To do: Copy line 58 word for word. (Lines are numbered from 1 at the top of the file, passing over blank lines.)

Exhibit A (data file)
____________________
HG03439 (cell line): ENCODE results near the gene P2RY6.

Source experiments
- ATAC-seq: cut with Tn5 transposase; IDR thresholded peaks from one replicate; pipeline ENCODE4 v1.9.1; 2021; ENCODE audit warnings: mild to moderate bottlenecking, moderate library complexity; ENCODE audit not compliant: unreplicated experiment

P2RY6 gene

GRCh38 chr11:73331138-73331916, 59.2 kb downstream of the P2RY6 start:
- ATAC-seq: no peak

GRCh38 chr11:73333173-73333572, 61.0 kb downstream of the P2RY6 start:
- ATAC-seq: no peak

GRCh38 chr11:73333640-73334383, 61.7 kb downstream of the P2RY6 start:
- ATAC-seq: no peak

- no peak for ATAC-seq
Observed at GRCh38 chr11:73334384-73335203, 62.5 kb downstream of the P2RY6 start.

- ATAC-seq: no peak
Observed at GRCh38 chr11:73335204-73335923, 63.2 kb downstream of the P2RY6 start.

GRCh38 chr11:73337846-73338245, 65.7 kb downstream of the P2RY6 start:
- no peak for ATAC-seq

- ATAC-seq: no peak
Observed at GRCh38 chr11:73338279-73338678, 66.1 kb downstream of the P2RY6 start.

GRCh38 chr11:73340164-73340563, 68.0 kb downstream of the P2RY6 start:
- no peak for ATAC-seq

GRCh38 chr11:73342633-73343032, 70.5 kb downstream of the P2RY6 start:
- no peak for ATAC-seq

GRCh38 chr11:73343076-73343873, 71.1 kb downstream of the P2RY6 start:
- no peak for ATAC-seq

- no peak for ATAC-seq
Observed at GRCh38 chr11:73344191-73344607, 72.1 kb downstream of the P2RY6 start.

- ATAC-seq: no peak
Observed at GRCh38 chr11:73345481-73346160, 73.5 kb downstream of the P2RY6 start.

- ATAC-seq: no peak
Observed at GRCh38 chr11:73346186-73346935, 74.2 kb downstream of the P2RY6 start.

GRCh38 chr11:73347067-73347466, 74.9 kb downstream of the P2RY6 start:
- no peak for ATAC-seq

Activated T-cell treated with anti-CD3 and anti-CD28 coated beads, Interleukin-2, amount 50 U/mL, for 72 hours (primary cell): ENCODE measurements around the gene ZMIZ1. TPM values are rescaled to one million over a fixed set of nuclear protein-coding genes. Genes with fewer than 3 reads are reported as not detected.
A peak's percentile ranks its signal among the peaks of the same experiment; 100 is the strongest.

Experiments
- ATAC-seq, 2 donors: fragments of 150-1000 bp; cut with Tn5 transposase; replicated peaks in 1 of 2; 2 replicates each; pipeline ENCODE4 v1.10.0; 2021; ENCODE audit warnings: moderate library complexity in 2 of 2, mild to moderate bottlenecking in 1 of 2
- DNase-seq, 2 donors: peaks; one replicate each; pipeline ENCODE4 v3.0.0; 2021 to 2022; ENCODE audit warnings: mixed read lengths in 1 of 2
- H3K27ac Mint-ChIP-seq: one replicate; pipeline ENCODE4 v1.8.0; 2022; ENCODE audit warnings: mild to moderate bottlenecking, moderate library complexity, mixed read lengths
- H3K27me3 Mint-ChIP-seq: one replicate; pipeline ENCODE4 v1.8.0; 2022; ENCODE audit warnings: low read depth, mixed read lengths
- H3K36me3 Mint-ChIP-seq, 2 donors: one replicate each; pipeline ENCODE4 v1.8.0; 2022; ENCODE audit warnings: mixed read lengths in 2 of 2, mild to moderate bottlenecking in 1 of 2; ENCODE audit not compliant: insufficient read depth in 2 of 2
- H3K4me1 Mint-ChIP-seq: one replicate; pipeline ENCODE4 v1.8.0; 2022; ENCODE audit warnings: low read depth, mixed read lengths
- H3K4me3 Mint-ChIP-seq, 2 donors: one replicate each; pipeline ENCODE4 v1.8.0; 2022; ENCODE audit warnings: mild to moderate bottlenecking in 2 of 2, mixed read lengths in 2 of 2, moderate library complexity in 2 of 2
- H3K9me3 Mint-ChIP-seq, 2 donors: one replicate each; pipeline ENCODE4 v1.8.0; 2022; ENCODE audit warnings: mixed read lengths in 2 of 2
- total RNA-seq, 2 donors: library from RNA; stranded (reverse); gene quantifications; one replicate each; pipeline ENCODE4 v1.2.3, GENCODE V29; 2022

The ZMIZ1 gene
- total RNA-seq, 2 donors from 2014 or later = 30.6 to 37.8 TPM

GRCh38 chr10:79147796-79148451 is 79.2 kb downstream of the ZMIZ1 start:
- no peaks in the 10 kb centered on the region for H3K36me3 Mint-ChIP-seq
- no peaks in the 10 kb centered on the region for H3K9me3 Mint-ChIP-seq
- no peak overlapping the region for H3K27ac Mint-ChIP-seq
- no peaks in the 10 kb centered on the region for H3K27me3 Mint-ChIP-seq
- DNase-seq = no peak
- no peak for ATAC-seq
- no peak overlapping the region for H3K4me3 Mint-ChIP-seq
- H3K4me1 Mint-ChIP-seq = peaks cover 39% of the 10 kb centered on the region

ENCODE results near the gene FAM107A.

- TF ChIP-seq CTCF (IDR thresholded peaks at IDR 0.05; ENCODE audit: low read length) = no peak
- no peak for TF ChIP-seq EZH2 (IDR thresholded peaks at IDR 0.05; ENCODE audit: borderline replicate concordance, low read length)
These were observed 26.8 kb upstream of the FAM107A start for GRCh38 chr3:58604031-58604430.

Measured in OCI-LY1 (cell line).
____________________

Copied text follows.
- no peak for TF ChIP-seq EZH2 (IDR thresholded peaks at IDR 0.05; ENCODE audit: borderline replicate concordance, low read length)